The revolutionary controls of the Wii definitely play their role in this game. Both the Wiimote and the Nunchukas play an integral part in attempting to save the patient’s lives. The Wiimote allows for pointing and dragging over the patients body with different tools and the nunchuckas give the player the ability to select the implement that is required for the job at hand. The controls are very smooth but it is frustrating when you actually move out of the sensor area and you get a negative mark against your surgeon skills as it resets itself. I was glad to see that the controls are responsive and allow the player to operate on the patient without having to worry about messing up the fine details of the operation and putting the patient’s life into jeopardy.
The gameplay is where Trauma Center shines. Once I began playing the game, I could not put down the controller as I was in totally immersed. With the first couple of operations, the characters are introduced and the player, as Derek Stiles, learns the ropes of what it is to be a surgeon. At first, the nurse that works in tandem with the doctor and only a few tools are unlocked. As the player moves through the intro chapter of the game, they are slowly given more options and have to think for themselves on how to proceed in the situation they are in. Every operation has a time crunch that is predetermined and the operation has to be concluded within that time period or the patient expires. Moving towards the end of the game, all your acquired skills will play a role in attempting to help save the patient’s life, as the missions did progressively get harder and I did want to throw the Wiimote across the room, but my desire to figure out the answer to the problem kept me chugging through the game.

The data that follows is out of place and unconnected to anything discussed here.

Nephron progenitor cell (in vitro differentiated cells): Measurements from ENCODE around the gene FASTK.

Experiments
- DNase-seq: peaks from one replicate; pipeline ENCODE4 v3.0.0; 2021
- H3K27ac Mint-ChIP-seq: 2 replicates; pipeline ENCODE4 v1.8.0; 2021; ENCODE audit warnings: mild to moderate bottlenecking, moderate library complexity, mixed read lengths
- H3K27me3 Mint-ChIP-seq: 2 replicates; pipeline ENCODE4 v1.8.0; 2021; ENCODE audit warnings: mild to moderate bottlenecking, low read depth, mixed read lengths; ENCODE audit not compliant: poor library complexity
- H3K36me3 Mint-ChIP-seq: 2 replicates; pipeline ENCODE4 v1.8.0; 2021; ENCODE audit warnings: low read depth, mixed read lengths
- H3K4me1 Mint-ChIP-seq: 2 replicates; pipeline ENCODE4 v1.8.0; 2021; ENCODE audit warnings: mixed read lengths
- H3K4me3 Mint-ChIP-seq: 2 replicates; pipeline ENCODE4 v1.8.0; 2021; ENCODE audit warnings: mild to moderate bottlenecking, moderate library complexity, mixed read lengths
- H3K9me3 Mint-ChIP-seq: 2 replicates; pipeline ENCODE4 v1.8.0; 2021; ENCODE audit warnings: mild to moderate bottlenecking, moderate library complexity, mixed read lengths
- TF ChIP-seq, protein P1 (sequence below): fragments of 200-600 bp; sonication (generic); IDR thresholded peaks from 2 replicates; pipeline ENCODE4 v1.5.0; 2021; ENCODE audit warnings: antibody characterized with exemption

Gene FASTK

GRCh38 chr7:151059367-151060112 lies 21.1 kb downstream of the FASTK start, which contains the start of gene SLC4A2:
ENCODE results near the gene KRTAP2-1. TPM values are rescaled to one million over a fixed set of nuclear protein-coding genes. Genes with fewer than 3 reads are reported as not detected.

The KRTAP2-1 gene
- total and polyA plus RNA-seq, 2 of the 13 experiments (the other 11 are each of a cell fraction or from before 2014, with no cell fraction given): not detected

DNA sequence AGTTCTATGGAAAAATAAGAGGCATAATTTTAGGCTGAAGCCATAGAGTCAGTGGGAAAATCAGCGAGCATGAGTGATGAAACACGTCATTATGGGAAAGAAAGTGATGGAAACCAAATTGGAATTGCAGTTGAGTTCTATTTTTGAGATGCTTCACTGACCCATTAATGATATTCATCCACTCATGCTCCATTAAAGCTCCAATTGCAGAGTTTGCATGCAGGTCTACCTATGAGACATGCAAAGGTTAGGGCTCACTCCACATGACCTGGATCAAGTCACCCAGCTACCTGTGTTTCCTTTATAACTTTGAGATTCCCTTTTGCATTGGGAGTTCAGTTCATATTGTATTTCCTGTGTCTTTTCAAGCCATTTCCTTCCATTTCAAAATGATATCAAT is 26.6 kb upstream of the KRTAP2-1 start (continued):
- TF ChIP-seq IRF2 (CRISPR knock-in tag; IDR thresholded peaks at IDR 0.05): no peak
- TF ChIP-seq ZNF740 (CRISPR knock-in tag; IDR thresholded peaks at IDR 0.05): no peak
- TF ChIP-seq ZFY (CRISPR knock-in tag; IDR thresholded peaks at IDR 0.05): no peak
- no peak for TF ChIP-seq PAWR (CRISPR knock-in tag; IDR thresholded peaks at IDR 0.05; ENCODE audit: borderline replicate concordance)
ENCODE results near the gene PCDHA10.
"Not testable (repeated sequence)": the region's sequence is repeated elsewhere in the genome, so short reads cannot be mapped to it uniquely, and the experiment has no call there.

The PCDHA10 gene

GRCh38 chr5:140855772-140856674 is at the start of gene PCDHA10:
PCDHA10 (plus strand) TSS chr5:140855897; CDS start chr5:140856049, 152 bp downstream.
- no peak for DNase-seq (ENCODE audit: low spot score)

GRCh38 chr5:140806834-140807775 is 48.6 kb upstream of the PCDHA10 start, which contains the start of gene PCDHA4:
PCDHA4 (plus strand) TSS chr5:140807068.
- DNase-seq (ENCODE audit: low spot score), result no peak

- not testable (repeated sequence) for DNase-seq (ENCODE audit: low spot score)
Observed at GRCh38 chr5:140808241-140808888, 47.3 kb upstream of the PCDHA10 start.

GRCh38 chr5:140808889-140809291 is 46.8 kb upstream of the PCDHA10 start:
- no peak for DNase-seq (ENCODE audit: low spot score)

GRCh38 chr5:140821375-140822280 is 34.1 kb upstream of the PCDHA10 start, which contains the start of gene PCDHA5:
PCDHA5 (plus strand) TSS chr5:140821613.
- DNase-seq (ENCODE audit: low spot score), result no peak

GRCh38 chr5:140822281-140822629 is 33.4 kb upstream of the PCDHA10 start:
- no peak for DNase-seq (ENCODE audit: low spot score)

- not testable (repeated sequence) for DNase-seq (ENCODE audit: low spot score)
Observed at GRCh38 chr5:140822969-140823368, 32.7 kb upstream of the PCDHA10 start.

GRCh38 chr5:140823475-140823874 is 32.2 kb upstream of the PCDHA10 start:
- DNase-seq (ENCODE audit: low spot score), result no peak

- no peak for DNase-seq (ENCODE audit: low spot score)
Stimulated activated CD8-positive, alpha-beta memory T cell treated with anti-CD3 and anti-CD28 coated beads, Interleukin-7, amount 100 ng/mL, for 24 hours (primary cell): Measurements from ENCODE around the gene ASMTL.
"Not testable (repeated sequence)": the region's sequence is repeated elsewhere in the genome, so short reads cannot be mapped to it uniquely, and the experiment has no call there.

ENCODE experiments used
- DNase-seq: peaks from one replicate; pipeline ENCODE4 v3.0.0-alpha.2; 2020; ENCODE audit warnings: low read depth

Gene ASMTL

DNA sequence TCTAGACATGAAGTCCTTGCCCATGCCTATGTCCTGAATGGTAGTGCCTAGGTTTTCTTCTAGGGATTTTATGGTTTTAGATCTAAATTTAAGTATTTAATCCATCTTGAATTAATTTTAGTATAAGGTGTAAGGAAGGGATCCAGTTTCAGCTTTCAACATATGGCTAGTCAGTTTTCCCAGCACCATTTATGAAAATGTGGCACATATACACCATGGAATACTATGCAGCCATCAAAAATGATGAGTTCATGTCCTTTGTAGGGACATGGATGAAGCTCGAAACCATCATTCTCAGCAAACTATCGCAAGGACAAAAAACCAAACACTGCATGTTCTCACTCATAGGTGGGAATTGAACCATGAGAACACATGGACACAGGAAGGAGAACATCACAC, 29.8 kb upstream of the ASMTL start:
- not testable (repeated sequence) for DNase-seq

Once a patient is in a stable condition and you suture up the wounds, you receive a numerical score that is dependent on multiple factors that occur during the operation. Anything from the accuracy of your incisions to the proper suturing of wounds plays a vital role in that end game score. The game will also apply a alphabetical ranking to your performance ala Advance Wars.With the game being a launch title and costing $49.99 at big box retailers, I would have expected more to do after I finished the game. Sadly, the only thing you can do is raise the difficulty which seemingly only adjusts the amount of mistakes you can make and how high of a chain you can tie together without making those said mistakes. Once the game has been beaten, the only thing the player can do is go back to attempting to receive a higher score in previous operations. Practice does make perfect. I wish the game would have shipped a random operation generator as it would definitely have added to the longevity of the game. Due to this, the game might be relegated to rental status unless you have the money to spend on this game. As I have mentioned previously, I did get my enjoyment out of the game.